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Newbury, Berkshire

Newbury is the principal town in the west of the county of Berkshire in the United Kingdom. It was founded late in the eleventh century and acquired its name through being new in the sense of postdating the Doomesday Survey.

Historically, the town's economic foundation was the cloth trade. This is reflected in the person of the fourteenth century cloth magnate Jack O'Newbury and the later tale of the Newbury Coat. The latter was the outcome of a bet as to whether a gentleman's suit could be produced by the end of a day from wool taken from the sheep's back earlier the same day.

Newbury was the site of two English Civil War battles in 1643 and 1644. The nearby castle at Donnington was reduced in the aftermath of the second battle.

In 1795, local magistrates, meeting nearby, introduced the Speenhamland System which tied parish welfare payments to the cost of bread.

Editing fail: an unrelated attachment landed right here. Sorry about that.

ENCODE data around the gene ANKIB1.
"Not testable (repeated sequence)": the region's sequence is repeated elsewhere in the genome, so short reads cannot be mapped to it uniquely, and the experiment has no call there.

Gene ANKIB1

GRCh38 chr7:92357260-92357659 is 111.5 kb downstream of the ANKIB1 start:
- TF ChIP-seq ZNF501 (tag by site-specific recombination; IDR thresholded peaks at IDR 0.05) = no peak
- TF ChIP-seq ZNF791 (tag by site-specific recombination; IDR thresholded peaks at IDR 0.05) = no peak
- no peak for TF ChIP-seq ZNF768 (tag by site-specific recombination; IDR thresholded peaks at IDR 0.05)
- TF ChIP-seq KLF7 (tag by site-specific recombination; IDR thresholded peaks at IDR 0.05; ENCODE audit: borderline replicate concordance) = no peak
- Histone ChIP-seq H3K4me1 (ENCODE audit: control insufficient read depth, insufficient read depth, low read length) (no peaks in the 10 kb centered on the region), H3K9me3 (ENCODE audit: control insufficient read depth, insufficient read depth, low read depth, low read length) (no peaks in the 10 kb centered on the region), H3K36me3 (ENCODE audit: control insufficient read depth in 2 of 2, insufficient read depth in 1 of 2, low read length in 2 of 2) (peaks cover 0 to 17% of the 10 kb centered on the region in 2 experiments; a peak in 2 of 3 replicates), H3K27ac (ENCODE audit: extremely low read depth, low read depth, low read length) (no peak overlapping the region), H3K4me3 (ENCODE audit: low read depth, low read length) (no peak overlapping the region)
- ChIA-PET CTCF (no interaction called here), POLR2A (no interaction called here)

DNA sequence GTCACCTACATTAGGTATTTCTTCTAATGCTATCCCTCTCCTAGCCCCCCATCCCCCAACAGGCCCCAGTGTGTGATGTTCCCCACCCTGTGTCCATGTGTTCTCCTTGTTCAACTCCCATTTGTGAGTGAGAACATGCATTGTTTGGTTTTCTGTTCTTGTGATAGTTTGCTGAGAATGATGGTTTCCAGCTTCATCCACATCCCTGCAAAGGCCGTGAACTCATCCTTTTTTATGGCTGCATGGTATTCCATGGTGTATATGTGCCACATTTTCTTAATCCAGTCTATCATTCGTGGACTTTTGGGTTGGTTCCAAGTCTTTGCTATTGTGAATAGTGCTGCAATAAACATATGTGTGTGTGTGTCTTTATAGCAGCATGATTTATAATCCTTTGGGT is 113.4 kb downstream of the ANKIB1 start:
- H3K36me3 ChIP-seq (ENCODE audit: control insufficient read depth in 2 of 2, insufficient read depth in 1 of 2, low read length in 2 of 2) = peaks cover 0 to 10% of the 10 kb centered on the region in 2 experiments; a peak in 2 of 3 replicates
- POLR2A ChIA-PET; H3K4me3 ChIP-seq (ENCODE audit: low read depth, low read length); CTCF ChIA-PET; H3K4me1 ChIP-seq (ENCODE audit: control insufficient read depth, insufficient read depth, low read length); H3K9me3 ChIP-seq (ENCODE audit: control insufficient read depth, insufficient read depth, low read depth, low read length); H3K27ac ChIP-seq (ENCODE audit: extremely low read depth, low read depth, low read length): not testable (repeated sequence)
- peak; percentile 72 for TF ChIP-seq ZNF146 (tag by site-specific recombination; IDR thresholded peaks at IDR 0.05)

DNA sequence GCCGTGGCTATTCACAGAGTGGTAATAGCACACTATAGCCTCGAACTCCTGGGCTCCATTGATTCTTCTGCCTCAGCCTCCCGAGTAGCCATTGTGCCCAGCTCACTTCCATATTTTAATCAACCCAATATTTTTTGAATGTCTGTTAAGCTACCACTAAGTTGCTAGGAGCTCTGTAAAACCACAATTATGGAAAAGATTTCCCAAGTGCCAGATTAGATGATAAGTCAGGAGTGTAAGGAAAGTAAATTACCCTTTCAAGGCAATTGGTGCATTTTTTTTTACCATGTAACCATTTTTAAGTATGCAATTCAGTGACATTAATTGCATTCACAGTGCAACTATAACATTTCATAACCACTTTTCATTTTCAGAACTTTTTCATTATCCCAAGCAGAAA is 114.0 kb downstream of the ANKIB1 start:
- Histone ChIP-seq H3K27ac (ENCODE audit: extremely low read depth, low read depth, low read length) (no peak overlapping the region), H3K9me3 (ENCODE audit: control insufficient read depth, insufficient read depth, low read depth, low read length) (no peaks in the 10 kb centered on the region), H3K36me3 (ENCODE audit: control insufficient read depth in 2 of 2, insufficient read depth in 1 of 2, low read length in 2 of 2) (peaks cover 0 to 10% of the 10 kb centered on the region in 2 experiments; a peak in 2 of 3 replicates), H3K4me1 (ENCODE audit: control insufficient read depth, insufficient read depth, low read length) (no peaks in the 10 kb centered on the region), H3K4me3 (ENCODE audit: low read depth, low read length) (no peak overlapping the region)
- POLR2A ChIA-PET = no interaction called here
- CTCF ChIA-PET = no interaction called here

The town's location at the intersection of the routes from London to Bristol and from Southampton to Birmingham made it, for many years, a transport bottleneck. Since the start of the 1970s, the A34 and M4 trunk routes have intersected 5km north of the town, which junction is now being upgraded. The ring road around the town still suffered serious congestion and a bypass was proposed in the late 1980s and built in the early 1990s. This decision was highly controversial nationally and a major environmentalist campaign was conducted to oppose the development. The confrontation between demonstrators (many veterans of the protest against M27 extension at Twyford Down) and contractors was dubbed the Third Battle of Newbury.

Today, Newbury is home to the mobile phone company Vodafone. It is the administrative capital for the West Berkshire district.